9. Jafarmadar S, Hadi T, Hamid T, Navid A. Numerical assessment of flow dynamics for various di diesel engine designs considering swirl number and uniformity index. Energy Convers Manage. 2016;110:347–55.

    Article  Google Scholar 

  10. Sakata I, Ishisaka K, Yanagihara H, Sami H. Development of Toyota reflex burn (TRB) system in di diesel. SAE. 1990;900658.

  11. Konno M, Chikahisa T, Murayama T. Reduction of smoke and nox by strong turbulence generated during the combustion process in d.i. diesel engines. SAE 920467;1992.

  12. Lin L, Shulin D, Jin X, Jinxiang W, Xiaohong G. Effects of combustion chamber geometry on in-cylinder air motion and performance in di diesel engine. SAE 2000-01-0510;2000.

  13. Wei S, Ji K, Leng X, Wang F, Liu X. Numerical simulation on effects of spray angle in a swirl chamber combustion system of di (direct injection) diesel engines. Energy. 2014;75:289–94.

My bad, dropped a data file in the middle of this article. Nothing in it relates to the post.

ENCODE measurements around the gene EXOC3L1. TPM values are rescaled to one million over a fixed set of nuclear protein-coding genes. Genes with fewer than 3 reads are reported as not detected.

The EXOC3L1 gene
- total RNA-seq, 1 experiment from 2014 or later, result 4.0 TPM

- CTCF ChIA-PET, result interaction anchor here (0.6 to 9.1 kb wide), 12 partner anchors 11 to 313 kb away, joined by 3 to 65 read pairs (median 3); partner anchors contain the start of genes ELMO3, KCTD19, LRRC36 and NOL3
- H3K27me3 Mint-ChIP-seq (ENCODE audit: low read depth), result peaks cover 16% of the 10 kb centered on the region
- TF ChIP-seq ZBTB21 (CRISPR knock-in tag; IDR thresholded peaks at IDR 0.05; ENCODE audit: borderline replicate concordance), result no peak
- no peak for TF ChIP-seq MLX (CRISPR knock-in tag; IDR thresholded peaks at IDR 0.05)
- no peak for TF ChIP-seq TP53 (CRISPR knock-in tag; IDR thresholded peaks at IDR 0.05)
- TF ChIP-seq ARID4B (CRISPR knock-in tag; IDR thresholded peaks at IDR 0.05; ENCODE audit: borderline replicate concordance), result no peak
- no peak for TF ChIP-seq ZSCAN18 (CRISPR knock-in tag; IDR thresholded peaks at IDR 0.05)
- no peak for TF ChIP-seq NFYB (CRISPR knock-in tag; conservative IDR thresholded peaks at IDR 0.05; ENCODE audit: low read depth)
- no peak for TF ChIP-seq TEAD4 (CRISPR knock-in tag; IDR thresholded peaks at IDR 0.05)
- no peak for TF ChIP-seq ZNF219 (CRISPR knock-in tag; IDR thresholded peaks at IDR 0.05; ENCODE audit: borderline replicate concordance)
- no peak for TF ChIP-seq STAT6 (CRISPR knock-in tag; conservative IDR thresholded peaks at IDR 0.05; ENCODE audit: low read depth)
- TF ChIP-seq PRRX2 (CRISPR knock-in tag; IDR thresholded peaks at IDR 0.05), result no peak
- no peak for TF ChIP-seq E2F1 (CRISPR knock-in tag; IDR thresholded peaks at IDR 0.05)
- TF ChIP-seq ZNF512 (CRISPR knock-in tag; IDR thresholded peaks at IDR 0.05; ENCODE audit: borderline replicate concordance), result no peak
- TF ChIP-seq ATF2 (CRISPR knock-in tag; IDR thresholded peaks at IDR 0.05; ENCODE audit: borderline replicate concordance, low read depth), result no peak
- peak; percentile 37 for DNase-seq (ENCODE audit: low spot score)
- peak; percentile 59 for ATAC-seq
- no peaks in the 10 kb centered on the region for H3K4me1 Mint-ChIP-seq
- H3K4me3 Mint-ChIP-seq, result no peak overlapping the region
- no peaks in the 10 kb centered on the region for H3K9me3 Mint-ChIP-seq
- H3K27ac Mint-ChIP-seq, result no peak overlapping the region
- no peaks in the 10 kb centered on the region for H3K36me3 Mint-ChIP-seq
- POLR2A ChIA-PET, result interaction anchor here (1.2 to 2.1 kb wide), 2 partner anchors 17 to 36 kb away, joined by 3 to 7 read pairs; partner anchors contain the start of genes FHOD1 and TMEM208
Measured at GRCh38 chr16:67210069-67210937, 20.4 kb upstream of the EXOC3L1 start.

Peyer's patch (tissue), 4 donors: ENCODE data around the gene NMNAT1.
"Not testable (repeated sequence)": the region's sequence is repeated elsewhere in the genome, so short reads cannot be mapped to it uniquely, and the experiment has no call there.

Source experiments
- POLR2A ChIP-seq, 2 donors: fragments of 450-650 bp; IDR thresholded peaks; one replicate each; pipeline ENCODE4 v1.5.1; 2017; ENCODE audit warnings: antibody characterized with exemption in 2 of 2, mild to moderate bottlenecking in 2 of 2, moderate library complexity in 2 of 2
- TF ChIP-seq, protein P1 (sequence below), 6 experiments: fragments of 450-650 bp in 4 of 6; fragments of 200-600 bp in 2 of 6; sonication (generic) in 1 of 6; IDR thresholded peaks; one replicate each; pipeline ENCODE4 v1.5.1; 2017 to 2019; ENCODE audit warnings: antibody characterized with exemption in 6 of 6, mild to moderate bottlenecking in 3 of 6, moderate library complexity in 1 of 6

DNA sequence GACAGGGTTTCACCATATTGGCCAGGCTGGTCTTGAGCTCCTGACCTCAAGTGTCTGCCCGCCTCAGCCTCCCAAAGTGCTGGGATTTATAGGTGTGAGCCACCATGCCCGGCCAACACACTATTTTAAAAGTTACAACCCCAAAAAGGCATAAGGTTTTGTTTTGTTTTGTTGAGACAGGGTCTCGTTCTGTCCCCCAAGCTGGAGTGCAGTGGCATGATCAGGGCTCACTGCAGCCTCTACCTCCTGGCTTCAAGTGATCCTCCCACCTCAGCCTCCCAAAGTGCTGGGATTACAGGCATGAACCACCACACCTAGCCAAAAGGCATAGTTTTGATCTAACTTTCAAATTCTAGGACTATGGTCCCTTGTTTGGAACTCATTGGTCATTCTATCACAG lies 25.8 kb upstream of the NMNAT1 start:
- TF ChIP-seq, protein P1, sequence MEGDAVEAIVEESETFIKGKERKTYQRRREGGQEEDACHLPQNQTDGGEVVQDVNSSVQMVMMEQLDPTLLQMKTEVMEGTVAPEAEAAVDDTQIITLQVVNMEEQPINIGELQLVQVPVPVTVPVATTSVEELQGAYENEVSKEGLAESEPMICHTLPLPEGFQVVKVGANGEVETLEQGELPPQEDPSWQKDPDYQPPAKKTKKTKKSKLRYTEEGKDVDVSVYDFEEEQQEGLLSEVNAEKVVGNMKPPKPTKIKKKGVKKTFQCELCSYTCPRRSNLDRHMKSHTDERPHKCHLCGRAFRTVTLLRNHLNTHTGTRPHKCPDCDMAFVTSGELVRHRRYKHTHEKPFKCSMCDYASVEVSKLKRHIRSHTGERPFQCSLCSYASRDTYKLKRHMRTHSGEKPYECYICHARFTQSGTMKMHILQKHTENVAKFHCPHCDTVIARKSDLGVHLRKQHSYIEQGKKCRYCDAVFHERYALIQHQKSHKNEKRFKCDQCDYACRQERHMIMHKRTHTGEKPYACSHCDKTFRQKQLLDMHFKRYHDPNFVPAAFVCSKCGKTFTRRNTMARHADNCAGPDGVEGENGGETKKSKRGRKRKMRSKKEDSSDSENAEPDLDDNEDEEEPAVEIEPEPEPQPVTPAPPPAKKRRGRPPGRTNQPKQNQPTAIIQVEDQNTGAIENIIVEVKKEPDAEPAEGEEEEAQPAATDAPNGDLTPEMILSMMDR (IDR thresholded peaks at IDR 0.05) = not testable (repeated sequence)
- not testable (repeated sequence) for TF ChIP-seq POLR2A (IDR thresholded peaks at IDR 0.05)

Article  Google Scholar 

  14. Genzale Caroline L, Reitz RD. A computational investigation into the effects of spray targeting, bowl geometry and swirl ratio for low-temperature combustion in a heavy-duty diesel engine. SAE 2007-01-0119;2007.

  15. Shi Y, Reitz RD. Assessment of optimization methodologies to study the effects of bowl geometry, spray targeting and swirl ratio for a heavy-duty diesel engine operated at high-load. SAE 2008-01-0949;2008.

  16. Ikegami M. Role of flows and turbulent mixing in combustion and pollutant formation in diesel engines. Int Symp COMODIA. 1990;90:49–58.

    Google Scholar 

  17. ANSYS Academic Research Mechanical, Release 16.2, Help System. ANSYS Inc.

  18. Menter FR, Langtry RB, Likki SR, Suzen YB, Huang PB, Volker S. A correlation based transition model using local variables part 1—model formulation. J Turbomach. 2004;128(3):413–22.

    Article  Google Scholar 

  19. Beale JC, Reitz RD. Modeling spray atomization with the Kelvin–Helmholtz/Rayleigh–Taylor hybrid model. Atomization Sprays. 1999;9:623–50.

    Article  Google Scholar